Vatican Document Instructed Secrecy in Abuse Cases

By Kathleen A. Shaw
Telegram & Gazette
July 29, 2003

The hierarchy of the Catholic church has been instructed by the Vatican at least since 1962 to keep certain cases of clergy sexual abuse secret under pain of excommunication, according to Boston lawyer Carmen L. Durso.

A copy of the directive was sent yesterday to U.S. Attorney Michael J. Sullivan at his Boston office by Mr. Durso, who said he believes the church has been obstructing justice.

Mr. Durso said it might also explain why Cardinal Bernard F. Law and bishops of the Boston Archdiocese and elsewhere covered up sexual abuse of children by clergy.

Mr. Durso yesterday asked Mr. Sullivan to find legal grounds under federal laws to prosecute those in the hierarchy who have covered up these sexual abuse cases.

Houston lawyer Daniel J. Shea provided Mr. Durso with a copy of the Vatican document, called "On the Manner of Proceeding in Cases of Solicitation" (Latin title: "Crimen Sollicit[ati]on[i]s"). Both lawyers are representing alleged clergy abuse victims in Central Massachusetts.

Paul Baier, president of Survivors First, a victims' advocacy group, who is also familiar with the document, called the church's action in concealing instances of sexual abuse "a coordinated effort of conspiracy."

Bryan Smith of Hubbardston, Worcester area leader of Survivors Network of Those Abused by Priests, said people in the church who covered up for priests "should be prosecuted.

"If it were anyone else, they would be in jail by now," he said.

Mr. Durso's action came after Attorney General Thomas F. Reilly issued a grand jury report last week that was critical of the hierarchy of the Boston Archdiocese for its failure to protect children from abusive priests. He said he had no grounds for criminal charges. He determined that at least 800 children were sexually abused by 250 priests in the archdiocese dating from 1940.

"This document may provide the link in the thinking of all of those who hid the truth for so many years," Mr. Durso said. "The constant admonitions that information regarding accusations against priests are to be deemed "a secret of the Holy Office' may explain, but most certainly do not justify, their actions," Mr. Durso told the federal attorney.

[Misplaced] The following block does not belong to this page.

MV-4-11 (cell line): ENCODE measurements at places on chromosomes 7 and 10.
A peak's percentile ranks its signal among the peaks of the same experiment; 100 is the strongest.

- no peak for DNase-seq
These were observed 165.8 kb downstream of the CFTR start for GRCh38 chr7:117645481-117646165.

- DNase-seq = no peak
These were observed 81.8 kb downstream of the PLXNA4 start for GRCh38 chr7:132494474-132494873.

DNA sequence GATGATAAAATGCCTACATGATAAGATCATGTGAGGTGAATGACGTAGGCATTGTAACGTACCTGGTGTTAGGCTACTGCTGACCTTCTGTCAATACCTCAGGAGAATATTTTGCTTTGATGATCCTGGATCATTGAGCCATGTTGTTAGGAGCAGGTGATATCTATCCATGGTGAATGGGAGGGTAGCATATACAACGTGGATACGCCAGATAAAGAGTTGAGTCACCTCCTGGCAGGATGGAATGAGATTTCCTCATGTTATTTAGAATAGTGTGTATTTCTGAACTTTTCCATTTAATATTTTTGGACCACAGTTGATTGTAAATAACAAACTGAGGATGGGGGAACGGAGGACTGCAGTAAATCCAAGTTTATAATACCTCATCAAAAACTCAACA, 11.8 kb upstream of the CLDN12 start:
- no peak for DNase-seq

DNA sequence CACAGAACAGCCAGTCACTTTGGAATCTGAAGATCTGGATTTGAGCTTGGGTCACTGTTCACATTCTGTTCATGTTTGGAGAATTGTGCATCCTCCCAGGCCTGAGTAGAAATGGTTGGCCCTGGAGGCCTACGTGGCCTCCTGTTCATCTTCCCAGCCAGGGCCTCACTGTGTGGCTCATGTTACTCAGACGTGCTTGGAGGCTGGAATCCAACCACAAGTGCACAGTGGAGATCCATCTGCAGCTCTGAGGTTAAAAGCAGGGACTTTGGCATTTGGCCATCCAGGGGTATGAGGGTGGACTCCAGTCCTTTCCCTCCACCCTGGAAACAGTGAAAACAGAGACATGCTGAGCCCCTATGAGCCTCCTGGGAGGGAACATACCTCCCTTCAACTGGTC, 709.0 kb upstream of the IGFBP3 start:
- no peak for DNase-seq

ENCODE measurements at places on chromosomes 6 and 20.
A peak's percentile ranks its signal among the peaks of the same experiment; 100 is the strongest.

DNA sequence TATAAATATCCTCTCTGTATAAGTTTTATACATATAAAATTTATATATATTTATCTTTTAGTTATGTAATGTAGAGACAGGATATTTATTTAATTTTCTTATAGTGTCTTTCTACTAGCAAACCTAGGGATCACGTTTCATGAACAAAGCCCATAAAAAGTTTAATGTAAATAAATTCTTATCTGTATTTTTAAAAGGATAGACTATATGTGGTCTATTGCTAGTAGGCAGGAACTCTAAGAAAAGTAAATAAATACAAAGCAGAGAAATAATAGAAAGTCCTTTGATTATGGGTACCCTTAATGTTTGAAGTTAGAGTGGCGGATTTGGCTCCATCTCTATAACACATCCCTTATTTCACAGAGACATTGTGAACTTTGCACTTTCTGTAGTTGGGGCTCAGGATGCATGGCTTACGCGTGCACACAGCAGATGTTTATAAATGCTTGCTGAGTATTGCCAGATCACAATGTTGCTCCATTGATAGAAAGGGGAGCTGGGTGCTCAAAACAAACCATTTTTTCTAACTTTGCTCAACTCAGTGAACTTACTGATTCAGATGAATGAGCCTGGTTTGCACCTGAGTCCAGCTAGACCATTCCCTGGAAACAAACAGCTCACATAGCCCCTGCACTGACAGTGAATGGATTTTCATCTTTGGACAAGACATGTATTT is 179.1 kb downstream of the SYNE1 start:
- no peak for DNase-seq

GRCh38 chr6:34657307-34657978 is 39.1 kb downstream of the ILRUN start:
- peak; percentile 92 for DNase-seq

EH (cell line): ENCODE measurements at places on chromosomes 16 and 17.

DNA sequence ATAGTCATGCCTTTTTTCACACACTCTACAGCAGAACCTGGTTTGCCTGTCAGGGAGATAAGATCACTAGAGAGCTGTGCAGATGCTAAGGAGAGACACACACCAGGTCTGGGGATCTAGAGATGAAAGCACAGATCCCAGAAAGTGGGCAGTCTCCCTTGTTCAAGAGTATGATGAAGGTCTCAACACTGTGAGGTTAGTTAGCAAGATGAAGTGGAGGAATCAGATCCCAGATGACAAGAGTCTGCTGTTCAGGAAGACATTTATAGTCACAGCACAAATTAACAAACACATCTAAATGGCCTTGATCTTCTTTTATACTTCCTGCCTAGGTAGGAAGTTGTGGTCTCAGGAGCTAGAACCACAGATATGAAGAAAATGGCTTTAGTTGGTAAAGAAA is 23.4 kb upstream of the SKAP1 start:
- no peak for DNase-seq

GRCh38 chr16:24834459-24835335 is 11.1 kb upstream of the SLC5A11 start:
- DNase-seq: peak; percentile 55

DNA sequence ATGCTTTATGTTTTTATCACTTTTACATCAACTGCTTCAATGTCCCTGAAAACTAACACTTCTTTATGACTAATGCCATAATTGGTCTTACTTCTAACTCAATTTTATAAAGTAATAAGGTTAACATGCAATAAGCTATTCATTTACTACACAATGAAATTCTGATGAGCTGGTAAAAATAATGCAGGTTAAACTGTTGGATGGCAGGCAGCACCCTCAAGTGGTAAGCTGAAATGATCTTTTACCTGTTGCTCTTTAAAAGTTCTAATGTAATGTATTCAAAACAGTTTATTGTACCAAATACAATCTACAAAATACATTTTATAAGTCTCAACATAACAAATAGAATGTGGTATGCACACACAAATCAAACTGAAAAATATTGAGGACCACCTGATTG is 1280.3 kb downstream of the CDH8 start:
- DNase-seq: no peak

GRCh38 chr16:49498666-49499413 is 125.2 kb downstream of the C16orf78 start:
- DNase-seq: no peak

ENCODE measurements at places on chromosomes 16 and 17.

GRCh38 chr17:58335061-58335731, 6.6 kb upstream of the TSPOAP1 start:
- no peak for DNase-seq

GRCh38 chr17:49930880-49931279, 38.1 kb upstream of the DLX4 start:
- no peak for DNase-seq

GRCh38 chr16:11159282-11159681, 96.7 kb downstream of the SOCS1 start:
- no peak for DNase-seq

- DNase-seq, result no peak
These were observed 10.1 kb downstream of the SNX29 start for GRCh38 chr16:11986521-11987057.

"Indeed, the directions regarding both the hiding and the destruction of documents should be evaluated in terms of the crime of obstruction of justice," he said.

Mr. Durso, accompanied by representatives of various statewide victim advocacy groups, went to Mr. Sullivan's office in Boston, where he hand-delivered the letter.

The 40-page document, which was obtained by the Telegram & Gazette, was promulgated in 1962 by the Supreme and Holy Congregation of the Holy Office under the pontificate of Pope John XXIII and was printed by the Vatican Press. It is marked confidential and states it is to be stored in the "secret archives" and is to be treated as "strictly confidential."

It specifically tells bishops, archbishops and patriarchs, including those of the Eastern Rite, how to handle allegations that a priest made sexual advances toward a person in the confessional. Confession is a sacrament of the Catholic Church.

Two civil suits in the Worcester Diocese involve allegations that a priest made improper advances to children in the confessional and subsequently sexually abused them. The allegations were made by Karen Pedersen of Fitchburg in her suit against the Rev. Robert E. Kelley and by Timothy P. Staney of Worcester in his suit against the Rev. Jean-Paul Gagnon. The priests have denied the allegations.

One section states that the bishop, who is called the ordinary, has control over such investigations and in cases of accused members of religious orders, the superior can remove the accused priest from ministry and "will also be able to transfer him to another (assignment), unless the ordinary of the place has forbidden it because he has already accepted the denunciation and begun the inquisition."

The document said that because of the great care necessary with these cases, those investigating "are to be restrained by a perpetual silence" and are required "to observe the strictest secret, which is commonly regarded as a secret of the Holy Office in all matters and with all persons, under the penalty of excommunication..."

The oath of secrecy also is required of those accusing the priest and any witnesses.

The directive also says the person who is solicited in the confessional must report the incident to the bishop within a month or to the Holy Office. The accused confessor is required to warn the person confessing of this duty.

A person who knowingly failed to denounce the priest incurs excommunication.

The directive calls for destruction of documents if the investigators find an accusation "totally lacks a foundation." If the accusation is "vague and indeterminate or uncertain" the records should go to the archives in case "something else happens in the future."

If the accusation is considered "serious enough" but not sufficient to begin an accusatorial process, information should go to the archive.

Should an accused priest go before a church trial, "in every way the judge is to remember that it is never right for him to bind the accused by an oath to tell the truth."

Mr. Shea in a separate letter to Mr. Sullivan explained that the 1962 Vatican document appears in a footnote to a letter from Cardinal Joseph Ratzinger, who heads the Congregation for the Doctrine of the Faith, dated May 18, 2002, to all bishops of the Catholic church.

Samantha Martin, a spokesman for Mr. Sullivan, said he would have no immediate comment.

"We have received the letter from the group and we also have a copy of the (attorney general's) report, and all the materials are under review," Ms. Martin said.


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